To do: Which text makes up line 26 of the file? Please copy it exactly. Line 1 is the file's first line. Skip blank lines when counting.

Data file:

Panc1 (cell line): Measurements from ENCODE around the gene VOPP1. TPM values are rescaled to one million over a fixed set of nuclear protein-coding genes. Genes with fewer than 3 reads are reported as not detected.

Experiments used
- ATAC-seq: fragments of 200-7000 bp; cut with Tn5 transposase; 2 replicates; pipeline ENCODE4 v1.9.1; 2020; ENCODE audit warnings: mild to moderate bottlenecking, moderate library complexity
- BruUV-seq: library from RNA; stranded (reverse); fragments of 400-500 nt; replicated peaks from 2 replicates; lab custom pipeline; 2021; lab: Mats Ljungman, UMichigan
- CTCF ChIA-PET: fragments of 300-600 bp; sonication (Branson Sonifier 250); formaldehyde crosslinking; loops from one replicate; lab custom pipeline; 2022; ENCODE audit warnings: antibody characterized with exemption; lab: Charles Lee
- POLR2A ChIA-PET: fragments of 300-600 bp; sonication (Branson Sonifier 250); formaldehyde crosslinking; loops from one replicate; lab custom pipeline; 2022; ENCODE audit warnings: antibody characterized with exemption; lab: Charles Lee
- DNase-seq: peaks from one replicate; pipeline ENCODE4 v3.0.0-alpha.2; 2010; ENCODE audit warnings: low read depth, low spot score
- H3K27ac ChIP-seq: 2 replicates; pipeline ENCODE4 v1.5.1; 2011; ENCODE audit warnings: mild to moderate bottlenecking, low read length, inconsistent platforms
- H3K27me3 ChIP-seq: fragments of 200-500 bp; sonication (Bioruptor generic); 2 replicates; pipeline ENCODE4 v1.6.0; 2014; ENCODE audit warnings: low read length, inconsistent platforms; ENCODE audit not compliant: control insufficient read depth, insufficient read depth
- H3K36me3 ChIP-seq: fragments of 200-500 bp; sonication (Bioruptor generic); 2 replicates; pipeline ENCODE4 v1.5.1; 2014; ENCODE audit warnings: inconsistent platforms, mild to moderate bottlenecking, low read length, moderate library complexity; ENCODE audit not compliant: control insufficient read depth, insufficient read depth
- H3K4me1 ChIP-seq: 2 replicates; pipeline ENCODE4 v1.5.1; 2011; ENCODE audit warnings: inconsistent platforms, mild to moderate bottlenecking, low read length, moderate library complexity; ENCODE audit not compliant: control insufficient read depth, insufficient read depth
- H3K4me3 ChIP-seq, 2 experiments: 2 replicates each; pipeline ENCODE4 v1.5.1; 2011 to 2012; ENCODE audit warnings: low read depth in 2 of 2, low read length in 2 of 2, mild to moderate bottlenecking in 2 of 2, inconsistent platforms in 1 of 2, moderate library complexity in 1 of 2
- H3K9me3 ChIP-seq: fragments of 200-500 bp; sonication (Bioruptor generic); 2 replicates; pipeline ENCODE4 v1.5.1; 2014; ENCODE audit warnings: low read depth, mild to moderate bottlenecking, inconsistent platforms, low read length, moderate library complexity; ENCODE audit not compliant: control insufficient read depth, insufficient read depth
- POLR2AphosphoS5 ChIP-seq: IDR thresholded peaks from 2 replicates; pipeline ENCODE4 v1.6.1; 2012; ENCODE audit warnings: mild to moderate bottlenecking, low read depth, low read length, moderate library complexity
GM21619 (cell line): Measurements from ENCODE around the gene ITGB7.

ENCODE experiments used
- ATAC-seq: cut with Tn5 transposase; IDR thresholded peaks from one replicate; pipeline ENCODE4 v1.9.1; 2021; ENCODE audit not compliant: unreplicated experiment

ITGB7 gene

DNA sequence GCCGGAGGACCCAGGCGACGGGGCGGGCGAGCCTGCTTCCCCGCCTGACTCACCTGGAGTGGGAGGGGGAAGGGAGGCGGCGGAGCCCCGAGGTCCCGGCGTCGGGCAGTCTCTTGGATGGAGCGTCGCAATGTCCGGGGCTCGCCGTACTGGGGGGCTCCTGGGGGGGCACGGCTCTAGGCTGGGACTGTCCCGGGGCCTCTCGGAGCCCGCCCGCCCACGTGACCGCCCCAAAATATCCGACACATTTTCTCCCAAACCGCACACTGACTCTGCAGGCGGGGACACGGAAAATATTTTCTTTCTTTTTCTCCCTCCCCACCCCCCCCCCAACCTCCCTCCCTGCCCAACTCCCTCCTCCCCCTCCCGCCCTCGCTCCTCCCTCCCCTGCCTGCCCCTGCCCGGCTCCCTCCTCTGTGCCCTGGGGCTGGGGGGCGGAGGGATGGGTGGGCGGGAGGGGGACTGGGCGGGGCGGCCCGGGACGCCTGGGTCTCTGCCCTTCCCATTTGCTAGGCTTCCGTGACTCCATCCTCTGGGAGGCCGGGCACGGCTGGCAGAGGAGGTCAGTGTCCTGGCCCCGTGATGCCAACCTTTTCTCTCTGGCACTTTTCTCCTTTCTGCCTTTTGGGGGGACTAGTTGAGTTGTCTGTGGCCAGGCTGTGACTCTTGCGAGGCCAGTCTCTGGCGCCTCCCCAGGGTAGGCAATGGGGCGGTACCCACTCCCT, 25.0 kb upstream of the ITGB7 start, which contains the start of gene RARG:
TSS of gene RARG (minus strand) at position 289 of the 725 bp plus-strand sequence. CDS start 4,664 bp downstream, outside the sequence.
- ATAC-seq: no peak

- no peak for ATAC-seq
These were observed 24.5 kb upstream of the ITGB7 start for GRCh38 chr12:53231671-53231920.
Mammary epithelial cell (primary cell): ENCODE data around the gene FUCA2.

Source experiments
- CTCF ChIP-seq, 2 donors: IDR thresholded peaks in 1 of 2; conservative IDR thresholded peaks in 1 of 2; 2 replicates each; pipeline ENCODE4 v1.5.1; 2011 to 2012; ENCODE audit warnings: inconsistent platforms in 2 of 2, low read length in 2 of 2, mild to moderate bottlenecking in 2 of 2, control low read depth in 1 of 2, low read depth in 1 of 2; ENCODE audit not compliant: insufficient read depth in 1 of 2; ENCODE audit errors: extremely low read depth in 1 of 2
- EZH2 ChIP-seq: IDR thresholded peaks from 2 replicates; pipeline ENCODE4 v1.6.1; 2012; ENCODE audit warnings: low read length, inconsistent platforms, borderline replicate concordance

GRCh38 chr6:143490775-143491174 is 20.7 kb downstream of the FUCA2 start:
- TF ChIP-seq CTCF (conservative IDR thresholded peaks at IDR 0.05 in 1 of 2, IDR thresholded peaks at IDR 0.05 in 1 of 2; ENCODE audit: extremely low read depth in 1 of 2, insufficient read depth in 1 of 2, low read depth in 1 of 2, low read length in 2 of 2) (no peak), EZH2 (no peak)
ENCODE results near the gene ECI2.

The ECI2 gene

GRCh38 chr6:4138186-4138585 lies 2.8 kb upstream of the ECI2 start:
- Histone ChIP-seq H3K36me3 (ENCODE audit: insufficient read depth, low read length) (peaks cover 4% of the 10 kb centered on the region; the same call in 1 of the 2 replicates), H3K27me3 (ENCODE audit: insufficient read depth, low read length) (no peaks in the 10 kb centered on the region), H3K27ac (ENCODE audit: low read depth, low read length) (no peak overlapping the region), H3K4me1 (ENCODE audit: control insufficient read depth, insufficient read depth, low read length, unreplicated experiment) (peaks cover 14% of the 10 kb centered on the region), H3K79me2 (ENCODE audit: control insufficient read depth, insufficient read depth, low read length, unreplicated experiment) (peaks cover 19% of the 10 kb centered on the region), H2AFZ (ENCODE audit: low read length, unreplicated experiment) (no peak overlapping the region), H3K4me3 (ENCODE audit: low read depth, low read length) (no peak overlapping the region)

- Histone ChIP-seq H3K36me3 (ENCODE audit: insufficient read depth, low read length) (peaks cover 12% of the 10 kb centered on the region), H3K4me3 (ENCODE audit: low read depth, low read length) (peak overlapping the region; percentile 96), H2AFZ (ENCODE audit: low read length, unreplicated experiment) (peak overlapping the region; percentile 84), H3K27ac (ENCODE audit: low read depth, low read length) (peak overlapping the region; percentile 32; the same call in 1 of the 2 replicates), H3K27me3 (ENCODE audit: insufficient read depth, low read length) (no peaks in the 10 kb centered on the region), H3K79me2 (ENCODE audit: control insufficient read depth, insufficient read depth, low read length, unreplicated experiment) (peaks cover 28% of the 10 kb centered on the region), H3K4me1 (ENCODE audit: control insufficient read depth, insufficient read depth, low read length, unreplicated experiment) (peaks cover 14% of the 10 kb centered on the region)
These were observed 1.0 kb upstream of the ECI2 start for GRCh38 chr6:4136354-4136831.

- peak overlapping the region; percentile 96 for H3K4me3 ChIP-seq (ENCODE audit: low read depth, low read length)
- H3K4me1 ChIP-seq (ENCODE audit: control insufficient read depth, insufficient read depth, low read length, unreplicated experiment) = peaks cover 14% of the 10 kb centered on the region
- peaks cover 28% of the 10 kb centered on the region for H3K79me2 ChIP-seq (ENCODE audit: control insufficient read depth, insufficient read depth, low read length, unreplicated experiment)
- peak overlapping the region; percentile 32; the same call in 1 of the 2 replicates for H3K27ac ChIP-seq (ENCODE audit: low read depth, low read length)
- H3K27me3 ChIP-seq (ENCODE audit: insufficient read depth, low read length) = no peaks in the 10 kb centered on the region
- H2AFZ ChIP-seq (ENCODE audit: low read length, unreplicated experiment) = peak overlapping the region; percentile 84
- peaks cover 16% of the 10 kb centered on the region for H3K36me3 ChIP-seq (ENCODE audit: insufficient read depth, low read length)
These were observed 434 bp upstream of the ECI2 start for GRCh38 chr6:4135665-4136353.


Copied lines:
- CTCF ChIP-seq, 2 donors: IDR thresholded peaks in 1 of 2; conservative IDR thresholded peaks in 1 of 2; 2 replicates each; pipeline ENCODE4 v1.5.1; 2011 to 2012; ENCODE audit warnings: inconsistent platforms in 2 of 2, low read length in 2 of 2, mild to moderate bottlenecking in 2 of 2, control low read depth in 1 of 2, low read depth in 1 of 2; ENCODE audit not compliant: insufficient read depth in 1 of 2; ENCODE audit errors: extremely low read depth in 1 of 2